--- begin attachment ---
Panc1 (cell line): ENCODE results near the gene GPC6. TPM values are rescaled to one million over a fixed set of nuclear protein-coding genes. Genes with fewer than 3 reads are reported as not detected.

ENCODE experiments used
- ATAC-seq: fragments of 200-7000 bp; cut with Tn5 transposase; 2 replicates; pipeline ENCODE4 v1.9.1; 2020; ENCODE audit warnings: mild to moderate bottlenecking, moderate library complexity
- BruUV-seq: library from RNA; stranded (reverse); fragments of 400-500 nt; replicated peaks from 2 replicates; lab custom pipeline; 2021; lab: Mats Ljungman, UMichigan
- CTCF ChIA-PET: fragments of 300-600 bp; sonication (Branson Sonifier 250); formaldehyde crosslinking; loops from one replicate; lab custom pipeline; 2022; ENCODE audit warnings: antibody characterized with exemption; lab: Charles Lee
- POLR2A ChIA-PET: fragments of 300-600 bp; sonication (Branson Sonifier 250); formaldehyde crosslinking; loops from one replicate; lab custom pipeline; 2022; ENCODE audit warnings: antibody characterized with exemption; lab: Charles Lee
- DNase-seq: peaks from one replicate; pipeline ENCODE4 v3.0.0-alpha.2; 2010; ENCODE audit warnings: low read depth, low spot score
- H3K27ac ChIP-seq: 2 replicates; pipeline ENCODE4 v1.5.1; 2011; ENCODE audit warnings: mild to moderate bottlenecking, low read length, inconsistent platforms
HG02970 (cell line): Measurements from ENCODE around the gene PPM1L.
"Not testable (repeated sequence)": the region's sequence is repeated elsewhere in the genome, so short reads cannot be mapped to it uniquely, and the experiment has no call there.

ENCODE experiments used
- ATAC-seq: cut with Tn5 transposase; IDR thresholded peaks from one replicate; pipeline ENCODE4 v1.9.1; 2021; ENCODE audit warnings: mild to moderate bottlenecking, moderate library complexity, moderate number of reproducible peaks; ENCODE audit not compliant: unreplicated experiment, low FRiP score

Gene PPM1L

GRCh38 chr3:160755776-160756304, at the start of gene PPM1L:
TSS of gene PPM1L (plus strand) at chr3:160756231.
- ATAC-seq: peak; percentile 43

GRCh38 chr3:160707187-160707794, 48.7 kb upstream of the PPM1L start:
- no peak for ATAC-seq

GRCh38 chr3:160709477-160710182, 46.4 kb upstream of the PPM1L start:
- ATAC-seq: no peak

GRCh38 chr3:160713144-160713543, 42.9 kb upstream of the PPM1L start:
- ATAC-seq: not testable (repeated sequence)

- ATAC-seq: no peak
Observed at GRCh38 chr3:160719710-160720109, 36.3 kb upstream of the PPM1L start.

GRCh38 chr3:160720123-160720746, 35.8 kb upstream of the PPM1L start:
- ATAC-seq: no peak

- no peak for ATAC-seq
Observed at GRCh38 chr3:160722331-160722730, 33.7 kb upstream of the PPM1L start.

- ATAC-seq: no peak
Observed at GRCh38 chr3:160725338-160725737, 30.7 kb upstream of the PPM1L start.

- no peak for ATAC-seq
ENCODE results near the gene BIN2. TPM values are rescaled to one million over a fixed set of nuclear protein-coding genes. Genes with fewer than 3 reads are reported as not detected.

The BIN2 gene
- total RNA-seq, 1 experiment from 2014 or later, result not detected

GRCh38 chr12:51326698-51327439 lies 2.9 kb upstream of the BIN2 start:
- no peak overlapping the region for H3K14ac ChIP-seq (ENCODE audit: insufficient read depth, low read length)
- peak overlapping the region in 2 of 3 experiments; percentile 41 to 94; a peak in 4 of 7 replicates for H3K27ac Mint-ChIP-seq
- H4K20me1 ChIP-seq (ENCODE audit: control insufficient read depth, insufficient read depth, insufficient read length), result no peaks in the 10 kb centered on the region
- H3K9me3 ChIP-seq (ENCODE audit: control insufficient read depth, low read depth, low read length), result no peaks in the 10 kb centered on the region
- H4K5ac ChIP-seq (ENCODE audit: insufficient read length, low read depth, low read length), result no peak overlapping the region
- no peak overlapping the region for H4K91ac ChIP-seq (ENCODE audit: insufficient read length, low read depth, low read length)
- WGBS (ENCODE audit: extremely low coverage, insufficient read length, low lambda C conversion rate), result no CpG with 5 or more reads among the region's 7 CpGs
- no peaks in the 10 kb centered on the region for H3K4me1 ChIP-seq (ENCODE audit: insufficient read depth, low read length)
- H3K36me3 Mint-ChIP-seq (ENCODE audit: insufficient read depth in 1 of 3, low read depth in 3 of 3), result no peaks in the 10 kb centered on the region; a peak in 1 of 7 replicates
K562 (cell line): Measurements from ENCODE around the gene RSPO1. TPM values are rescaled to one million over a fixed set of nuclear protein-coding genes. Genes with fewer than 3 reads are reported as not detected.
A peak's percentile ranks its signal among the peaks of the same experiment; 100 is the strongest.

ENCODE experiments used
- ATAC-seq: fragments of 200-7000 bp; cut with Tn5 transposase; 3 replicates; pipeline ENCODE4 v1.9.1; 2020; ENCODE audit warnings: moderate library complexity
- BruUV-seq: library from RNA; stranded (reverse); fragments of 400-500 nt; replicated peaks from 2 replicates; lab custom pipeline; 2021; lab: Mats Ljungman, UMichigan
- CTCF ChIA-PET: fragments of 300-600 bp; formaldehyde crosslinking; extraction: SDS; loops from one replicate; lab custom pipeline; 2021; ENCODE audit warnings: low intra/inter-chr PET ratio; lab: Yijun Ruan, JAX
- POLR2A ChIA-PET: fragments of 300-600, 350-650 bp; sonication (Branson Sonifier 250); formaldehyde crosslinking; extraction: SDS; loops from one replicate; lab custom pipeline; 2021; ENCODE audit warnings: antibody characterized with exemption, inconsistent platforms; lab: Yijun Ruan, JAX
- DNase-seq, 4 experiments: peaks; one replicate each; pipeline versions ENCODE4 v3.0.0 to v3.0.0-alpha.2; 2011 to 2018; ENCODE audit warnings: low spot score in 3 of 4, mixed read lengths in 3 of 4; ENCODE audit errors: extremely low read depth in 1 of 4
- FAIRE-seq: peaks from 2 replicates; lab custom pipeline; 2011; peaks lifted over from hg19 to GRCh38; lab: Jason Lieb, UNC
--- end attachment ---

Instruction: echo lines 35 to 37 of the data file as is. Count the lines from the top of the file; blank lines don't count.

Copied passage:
GRCh38 chr12:51326698-51327439 lies 2.9 kb upstream of the BIN2 start:
- no peak overlapping the region for H3K14ac ChIP-seq (ENCODE audit: insufficient read depth, low read length)
- peak overlapping the region in 2 of 3 experiments; percentile 41 to 94; a peak in 4 of 7 replicates for H3K27ac Mint-ChIP-seq